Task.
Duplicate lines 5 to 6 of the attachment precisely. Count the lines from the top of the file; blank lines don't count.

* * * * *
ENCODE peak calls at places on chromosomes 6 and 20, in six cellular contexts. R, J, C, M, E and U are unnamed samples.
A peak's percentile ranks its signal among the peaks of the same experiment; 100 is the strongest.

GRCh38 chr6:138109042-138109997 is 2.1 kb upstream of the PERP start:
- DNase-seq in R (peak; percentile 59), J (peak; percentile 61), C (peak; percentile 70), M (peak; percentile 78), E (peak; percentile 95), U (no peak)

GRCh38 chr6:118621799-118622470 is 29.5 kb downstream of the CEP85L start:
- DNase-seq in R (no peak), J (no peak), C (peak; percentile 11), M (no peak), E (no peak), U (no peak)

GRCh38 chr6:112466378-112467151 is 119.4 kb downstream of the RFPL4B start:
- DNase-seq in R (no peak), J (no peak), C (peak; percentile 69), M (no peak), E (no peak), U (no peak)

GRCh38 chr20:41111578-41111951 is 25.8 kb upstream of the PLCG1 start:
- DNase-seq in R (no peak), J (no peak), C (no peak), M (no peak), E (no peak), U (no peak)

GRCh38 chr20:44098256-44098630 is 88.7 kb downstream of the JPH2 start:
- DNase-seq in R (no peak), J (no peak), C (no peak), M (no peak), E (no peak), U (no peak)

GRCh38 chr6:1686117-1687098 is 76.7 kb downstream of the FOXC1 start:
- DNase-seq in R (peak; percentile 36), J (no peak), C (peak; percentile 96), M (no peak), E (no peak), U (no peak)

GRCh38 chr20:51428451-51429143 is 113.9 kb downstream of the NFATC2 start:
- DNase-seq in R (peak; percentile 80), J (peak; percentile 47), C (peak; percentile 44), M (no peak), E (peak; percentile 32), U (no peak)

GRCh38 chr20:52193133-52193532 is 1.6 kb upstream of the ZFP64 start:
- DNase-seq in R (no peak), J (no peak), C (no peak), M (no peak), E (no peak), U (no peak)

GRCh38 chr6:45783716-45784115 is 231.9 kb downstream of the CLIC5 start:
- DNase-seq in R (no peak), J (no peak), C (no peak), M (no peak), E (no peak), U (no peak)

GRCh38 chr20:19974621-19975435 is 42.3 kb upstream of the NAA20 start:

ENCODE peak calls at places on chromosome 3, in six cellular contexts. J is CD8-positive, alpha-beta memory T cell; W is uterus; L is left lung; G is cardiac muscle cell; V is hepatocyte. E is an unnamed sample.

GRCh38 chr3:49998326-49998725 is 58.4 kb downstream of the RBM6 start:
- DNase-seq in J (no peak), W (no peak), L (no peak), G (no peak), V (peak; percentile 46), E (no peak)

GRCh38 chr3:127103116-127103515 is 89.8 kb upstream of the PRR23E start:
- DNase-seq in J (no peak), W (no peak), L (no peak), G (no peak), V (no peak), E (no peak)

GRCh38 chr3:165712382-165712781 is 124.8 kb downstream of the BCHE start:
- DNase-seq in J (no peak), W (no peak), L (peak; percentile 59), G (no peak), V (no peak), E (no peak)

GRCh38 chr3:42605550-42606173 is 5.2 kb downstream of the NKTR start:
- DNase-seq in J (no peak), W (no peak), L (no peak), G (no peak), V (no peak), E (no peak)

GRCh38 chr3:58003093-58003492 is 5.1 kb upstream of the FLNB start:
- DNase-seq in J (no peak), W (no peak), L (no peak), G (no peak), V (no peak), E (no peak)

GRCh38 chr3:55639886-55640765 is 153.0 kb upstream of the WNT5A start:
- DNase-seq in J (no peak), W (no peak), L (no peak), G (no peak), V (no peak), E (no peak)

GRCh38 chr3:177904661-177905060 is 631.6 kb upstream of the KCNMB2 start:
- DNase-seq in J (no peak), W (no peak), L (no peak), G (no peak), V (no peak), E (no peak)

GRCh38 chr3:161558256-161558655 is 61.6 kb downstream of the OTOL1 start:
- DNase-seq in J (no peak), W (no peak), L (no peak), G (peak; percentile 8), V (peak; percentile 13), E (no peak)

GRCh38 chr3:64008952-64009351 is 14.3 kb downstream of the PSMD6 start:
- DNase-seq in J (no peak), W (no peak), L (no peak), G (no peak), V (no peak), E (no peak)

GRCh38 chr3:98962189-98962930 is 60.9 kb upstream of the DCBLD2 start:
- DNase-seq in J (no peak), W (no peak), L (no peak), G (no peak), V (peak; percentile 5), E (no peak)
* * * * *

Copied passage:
GRCh38 chr6:118621799-118622470 is 29.5 kb downstream of the CEP85L start:
- DNase-seq in R (no peak), J (no peak), C (peak; percentile 11), M (no peak), E (no peak), U (no peak)